Administration & Leadership

Building Confident Educators 

In order for educators to develop a sense of self-efficacy, they need sound teaching strategies.

November 2, 2023
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My confidence in my teaching abilities wasn’t always high. I developed it over time by taking small, incremental steps toward mastering specific teaching strategies I could employ at various stages of my daily lessons. Eventually, I accumulated many strategies I knew I could facilitate well, and my confidence grew. This was a direct result of my increased self-efficacy, or believing in myself. A person’s perceptions of their capabilities can be instrumental in goal attainment

Learning this helped me discover that true self-confidence can be honed and developed over time. Self-confidence and self-efficacy should not be viewed as being the same. The former is more general, an overall positive view of one's capabilities. Self-efficacy is situationally dependent.

Research suggests that developing self-efficacy is an internal motivation process that can be positively affected by a collaborative and supportive school environment, such as positive interactions with colleagues, administrative support, peer mentoring, and receiving personalized feedback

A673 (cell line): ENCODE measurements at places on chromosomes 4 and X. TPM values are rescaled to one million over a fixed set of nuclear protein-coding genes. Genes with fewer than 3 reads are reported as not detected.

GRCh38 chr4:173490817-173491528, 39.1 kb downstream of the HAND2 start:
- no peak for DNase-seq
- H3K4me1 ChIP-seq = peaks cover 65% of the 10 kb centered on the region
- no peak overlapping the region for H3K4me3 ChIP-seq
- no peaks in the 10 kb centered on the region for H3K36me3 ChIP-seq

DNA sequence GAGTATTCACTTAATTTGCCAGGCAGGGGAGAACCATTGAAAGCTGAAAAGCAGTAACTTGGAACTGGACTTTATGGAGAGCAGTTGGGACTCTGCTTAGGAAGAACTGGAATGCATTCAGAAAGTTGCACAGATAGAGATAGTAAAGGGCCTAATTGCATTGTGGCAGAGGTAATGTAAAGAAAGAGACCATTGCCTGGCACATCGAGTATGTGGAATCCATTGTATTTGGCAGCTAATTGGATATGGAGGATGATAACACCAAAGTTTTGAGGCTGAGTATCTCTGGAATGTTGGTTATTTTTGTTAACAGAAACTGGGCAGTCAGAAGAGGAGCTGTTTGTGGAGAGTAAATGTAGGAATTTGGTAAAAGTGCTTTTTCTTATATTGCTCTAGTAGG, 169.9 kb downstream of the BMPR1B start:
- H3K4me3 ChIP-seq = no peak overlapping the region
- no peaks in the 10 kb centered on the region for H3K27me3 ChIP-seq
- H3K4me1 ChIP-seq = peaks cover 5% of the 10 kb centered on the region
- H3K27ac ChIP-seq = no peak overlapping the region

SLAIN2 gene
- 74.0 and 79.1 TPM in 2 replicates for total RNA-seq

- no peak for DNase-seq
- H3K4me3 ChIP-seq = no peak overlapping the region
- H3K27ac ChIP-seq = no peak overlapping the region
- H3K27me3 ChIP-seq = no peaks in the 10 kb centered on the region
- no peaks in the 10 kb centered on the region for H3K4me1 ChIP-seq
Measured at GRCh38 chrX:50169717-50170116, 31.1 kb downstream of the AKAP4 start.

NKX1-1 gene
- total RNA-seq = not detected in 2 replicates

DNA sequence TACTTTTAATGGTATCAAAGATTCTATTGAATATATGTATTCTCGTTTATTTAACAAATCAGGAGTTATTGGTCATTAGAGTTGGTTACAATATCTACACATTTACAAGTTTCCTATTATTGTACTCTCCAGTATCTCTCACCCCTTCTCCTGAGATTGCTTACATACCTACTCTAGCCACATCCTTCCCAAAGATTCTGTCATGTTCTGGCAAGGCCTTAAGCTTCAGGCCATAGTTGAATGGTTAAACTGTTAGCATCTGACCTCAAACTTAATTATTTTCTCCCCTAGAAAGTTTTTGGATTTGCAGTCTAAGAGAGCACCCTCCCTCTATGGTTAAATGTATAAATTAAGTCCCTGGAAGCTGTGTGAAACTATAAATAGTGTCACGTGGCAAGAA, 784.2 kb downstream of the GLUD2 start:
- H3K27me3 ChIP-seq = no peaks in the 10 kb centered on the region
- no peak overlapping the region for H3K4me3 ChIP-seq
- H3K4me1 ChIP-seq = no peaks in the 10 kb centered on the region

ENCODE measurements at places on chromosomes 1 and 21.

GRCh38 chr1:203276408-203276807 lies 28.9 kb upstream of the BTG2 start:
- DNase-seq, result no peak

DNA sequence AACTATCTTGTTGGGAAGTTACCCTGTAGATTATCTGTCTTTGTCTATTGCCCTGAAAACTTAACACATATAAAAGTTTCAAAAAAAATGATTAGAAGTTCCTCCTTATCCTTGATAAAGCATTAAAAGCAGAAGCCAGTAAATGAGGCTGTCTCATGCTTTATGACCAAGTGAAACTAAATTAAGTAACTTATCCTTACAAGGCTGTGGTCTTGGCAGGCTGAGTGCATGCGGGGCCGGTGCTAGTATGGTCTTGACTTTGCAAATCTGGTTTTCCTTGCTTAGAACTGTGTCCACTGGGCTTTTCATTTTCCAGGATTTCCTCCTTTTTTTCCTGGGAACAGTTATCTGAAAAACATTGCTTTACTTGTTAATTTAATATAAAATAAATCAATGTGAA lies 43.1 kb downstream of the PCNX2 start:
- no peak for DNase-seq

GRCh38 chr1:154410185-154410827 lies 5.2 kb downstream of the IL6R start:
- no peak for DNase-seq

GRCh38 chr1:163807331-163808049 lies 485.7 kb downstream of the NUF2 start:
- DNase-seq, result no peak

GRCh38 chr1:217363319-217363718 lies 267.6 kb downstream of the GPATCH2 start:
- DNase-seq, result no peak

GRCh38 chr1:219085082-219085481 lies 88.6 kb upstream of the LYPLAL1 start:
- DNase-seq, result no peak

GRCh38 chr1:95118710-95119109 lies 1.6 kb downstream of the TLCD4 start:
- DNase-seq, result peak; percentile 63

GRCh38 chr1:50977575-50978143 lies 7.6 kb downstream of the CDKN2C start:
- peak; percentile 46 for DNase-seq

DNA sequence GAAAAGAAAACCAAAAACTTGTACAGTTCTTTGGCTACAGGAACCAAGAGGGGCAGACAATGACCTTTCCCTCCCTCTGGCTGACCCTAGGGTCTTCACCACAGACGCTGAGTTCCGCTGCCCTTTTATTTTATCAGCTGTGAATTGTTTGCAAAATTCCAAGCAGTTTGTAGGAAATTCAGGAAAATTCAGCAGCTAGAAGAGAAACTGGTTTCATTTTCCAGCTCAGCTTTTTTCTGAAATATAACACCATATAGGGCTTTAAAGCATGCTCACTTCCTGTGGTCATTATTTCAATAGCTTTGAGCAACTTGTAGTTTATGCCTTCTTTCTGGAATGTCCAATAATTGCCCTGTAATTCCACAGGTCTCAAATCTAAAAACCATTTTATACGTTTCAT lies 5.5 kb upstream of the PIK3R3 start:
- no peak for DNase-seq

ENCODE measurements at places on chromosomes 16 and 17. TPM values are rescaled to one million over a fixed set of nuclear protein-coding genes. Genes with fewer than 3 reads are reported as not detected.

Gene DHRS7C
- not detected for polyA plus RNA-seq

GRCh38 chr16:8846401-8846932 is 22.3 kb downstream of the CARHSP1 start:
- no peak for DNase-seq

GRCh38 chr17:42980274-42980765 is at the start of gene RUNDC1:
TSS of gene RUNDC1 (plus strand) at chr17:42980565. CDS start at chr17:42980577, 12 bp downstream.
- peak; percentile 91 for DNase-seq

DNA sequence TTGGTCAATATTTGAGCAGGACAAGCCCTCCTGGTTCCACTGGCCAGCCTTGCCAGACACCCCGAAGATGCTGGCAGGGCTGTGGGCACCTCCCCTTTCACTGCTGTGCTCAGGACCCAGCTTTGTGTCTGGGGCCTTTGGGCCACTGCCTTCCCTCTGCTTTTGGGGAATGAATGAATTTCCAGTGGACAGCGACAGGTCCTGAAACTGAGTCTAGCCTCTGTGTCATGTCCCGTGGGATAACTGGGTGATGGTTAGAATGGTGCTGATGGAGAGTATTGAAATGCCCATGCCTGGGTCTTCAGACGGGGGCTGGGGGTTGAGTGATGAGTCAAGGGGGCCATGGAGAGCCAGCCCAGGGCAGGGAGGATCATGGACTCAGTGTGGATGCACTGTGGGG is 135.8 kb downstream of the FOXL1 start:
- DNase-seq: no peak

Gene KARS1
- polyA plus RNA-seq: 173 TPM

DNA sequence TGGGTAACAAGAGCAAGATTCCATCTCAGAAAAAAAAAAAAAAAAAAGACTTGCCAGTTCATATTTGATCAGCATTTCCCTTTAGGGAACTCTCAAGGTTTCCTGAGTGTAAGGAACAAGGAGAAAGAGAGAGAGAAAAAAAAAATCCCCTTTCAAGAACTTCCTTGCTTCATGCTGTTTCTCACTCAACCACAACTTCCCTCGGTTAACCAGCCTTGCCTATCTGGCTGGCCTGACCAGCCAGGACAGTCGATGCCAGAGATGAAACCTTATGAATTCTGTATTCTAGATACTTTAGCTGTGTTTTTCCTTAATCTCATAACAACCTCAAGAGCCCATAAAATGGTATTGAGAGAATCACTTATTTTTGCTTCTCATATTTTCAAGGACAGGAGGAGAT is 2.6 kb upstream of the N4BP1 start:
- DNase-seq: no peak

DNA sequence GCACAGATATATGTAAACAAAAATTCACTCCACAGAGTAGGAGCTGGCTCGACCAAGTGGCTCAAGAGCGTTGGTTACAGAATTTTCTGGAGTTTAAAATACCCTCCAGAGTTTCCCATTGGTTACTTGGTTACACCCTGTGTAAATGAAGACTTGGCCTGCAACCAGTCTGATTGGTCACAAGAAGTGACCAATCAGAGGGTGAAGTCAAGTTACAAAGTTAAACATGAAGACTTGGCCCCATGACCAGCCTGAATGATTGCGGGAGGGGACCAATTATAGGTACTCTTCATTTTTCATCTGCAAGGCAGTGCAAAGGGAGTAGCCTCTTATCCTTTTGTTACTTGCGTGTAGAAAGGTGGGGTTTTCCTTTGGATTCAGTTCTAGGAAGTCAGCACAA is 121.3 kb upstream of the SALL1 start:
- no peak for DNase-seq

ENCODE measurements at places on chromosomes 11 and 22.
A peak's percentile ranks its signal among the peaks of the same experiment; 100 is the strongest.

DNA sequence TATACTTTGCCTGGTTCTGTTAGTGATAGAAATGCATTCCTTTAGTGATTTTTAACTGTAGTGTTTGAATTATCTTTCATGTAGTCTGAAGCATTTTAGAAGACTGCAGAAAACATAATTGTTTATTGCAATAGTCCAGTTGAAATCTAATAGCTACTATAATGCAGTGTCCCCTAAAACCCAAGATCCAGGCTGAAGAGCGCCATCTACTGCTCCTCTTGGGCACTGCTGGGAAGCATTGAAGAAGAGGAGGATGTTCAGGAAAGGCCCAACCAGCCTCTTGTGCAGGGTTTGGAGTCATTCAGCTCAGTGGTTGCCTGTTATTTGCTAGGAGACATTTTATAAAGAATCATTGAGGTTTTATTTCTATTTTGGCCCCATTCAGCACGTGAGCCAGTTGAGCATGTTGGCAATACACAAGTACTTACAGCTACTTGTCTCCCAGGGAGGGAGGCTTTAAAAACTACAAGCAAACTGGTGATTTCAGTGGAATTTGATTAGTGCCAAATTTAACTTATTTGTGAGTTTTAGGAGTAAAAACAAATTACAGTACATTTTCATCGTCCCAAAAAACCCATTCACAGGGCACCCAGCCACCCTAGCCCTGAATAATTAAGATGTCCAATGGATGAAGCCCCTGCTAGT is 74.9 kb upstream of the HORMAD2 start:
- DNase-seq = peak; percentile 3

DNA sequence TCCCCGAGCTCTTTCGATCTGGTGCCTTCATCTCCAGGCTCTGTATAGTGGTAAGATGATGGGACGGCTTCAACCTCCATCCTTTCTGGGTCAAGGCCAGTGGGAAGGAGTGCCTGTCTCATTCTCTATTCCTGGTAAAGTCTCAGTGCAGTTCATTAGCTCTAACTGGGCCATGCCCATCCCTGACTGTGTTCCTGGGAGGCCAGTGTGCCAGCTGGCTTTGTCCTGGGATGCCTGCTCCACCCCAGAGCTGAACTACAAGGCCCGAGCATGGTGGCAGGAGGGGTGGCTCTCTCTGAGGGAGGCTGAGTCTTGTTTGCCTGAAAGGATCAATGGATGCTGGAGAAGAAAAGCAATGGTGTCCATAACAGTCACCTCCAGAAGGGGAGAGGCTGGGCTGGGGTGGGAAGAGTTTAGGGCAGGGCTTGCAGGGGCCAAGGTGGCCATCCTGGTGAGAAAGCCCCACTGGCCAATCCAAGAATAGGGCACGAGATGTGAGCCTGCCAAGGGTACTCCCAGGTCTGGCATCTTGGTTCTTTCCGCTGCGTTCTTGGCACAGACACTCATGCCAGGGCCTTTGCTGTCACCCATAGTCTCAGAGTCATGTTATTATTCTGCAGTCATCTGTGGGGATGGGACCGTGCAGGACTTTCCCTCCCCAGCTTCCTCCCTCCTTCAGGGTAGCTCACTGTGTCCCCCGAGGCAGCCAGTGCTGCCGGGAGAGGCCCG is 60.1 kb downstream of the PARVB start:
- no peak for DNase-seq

In a seminal study, professors Megan Tschannen-Moran, PhD, and Anita Woolfolk Hoy, PhD, examined the relationship between teacher self-efficacy and instructional strategies. Findings showed that teachers possessing increased beliefs in their abilities used more innovative teaching practices, leading to improved academic achievement for students. 

Therefore, when cocreating professional development experiences with my partner schools, we aim to nurture community and sound teaching by meeting colleagues where they are in their teaching journey after observing instruction in real time.